With the 82nd annual Academy Awards ceremony coming up this weekend, I’m looking forward to seeing which movies do well–especially those nominated for best documentary. Documentaries are especially favored, because they combine several things I love: art, activism, and story telling.
A great documentary often captivates a mainstream audience, stimulates awareness and interest, and inspires viewers to take action. Whether the subject is food, dolphins, the American president, Burma or immigration, a good documentary often forever changes the way I look at something.
Here are five nominated to win an Oscar this year:
Editor’s Note: Click to the last page to see this year’s winner, announced Sunday evening, March 7, 2010.
It’s something we do every day, most likely three or more times a day: eat food. For something that essential in our lives, we should know pretty much about it, right? Well, unfortunately that usually isn’t the case. Many details about where our food comes from are obscured by various special interests connected to the giant food industry. Thankfully, Food Inc. unveils the (often dirty) processes behind the food we eat and breaks down the disconnect between farm and food. The film will likely change the way you look at your next meal, but don’t let that stop you from seeing it. Food Inc. empowers viewers to make better food decisions that benefit our health, the environment, farmers, factory workers, and future generations.
As Sustainable Dave will tell you, if you haven’t already, “go see The Cove!” Playing out like an espionage thriller, The Cove reveals the covert operation of the Japanese dolphin slaughter that takes place annually in Taiji. This film does more than keep you on the edge of your seat; it promotes an effective message that seems to have been heard. Many dolphins’ lives have been spared due to the increasing pressure from activists. Thanks to the passionate filmmakers who spread awareness through this documentary and to viewers who took action including those who signed this Care2 petition! Great job everyone!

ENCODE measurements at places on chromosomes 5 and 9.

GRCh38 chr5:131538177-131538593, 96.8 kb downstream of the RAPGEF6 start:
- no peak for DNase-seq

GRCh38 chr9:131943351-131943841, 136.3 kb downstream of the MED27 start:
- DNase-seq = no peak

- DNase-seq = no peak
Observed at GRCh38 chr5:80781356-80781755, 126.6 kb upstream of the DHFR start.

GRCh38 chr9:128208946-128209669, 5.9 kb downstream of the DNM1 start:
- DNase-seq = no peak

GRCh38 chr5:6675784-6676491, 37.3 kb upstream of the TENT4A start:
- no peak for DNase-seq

In this inspiring documentary, a group of video journalists in Burma go undercover to film how their country exists under an oppressive military regime. Comprised mostly of secret footage, Burma VJ highlights the evils of censorship and the imperative for freedom of speech. The filmmakers bravely attempt to bring awareness to a country that they feel has largely been forgotten by the global community.
The Most Dangerous Man in America: Daniel Ellsberg and the Pentagon Papers
Daniel Ellsberg, who was named “the most dangerous man of America” by President Nixon’s National Security Advisor Henry Kissinger, is a former Pentagon insider who smuggled a top-secret study. The study showed evidence of how five presidents consistently lied to the American people about the Vietnam war and its costly affect on millions of lives. This pivotal event led to Watergate, Nixon’s downfall, and the end of the Vietnam War. This “dangerous man” changed the political landscape in America and inspired many people to reassess the government’s ability to go unquestioned.
Which Way Home
In Which Way Home, child migrants from Central America leave their families behind and make their way across the perilous U.S.-Mexico border. Children who make this dangerous trek generally do so for various reasons: to find a family that will love and adopt them, to work and send back money to their suffering families, or to reunite with their families that are already in the U.S. In Which Way Home, the children and their incredible stories bring a face to the issue of immigration.
Which documentary deserves to bring home the Oscar? If you haven’t already, be sure to check them all out. And while you’re at it, rent some of the goodies on Sustainable Dave’s list of top 10 documentaries! Happy Oscar watching!
The Cove won the Oscar! Congratulations!
Thanks to the passionate filmmakers who spread awareness through this documentary and to viewers who took action, including those who signed the Care2 petition!